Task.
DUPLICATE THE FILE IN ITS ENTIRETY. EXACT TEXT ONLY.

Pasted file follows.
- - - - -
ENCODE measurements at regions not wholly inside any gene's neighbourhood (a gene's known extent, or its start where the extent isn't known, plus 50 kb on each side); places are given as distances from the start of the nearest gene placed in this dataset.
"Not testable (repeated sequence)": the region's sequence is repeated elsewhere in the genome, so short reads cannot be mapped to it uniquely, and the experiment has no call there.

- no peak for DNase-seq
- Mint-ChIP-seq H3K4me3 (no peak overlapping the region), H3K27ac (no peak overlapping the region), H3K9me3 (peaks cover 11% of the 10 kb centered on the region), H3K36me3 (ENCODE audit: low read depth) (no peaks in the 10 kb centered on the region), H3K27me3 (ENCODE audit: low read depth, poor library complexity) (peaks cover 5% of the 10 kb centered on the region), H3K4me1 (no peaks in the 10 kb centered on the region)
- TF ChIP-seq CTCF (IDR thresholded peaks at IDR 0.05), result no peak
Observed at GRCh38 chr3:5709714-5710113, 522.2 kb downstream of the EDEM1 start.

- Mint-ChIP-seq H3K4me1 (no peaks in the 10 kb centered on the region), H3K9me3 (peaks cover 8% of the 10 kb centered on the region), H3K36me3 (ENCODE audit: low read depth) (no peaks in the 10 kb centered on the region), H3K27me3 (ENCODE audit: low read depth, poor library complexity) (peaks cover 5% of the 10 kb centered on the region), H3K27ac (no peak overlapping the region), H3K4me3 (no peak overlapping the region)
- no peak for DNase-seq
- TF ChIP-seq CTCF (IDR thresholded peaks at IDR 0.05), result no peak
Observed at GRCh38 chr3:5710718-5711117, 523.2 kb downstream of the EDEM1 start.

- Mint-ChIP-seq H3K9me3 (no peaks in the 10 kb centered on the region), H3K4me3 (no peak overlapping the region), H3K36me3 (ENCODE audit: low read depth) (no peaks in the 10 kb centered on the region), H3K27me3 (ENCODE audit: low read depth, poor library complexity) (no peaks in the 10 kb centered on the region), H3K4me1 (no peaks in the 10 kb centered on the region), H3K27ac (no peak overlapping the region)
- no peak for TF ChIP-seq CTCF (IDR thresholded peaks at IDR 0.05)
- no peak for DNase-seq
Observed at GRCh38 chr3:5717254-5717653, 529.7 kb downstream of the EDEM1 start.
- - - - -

ENCODE measurements at regions not wholly inside any gene's neighbourhood (a gene's known extent, or its start where the extent isn't known, plus 50 kb on each side); places are given as distances from the start of the nearest gene placed in this dataset.
"Not testable (repeated sequence)": the region's sequence is repeated elsewhere in the genome, so short reads cannot be mapped to it uniquely, and the experiment has no call there.

- no peak for DNase-seq
- Mint-ChIP-seq H3K4me3 (no peak overlapping the region), H3K27ac (no peak overlapping the region), H3K9me3 (peaks cover 11% of the 10 kb centered on the region), H3K36me3 (ENCODE audit: low read depth) (no peaks in the 10 kb centered on the region), H3K27me3 (ENCODE audit: low read depth, poor library complexity) (peaks cover 5% of the 10 kb centered on the region), H3K4me1 (no peaks in the 10 kb centered on the region)
- TF ChIP-seq CTCF (IDR thresholded peaks at IDR 0.05), result no peak
Observed at GRCh38 chr3:5709714-5710113, 522.2 kb downstream of the EDEM1 start.

- Mint-ChIP-seq H3K4me1 (no peaks in the 10 kb centered on the region), H3K9me3 (peaks cover 8% of the 10 kb centered on the region), H3K36me3 (ENCODE audit: low read depth) (no peaks in the 10 kb centered on the region), H3K27me3 (ENCODE audit: low read depth, poor library complexity) (peaks cover 5% of the 10 kb centered on the region), H3K27ac (no peak overlapping the region), H3K4me3 (no peak overlapping the region)
- no peak for DNase-seq
- TF ChIP-seq CTCF (IDR thresholded peaks at IDR 0.05), result no peak
Observed at GRCh38 chr3:5710718-5711117, 523.2 kb downstream of the EDEM1 start.

- Mint-ChIP-seq H3K9me3 (no peaks in the 10 kb centered on the region), H3K4me3 (no peak overlapping the region), H3K36me3 (ENCODE audit: low read depth) (no peaks in the 10 kb centered on the region), H3K27me3 (ENCODE audit: low read depth, poor library complexity) (no peaks in the 10 kb centered on the region), H3K4me1 (no peaks in the 10 kb centered on the region), H3K27ac (no peak overlapping the region)
- no peak for TF ChIP-seq CTCF (IDR thresholded peaks at IDR 0.05)
- no peak for DNase-seq
Observed at GRCh38 chr3:5717254-5717653, 529.7 kb downstream of the EDEM1 start.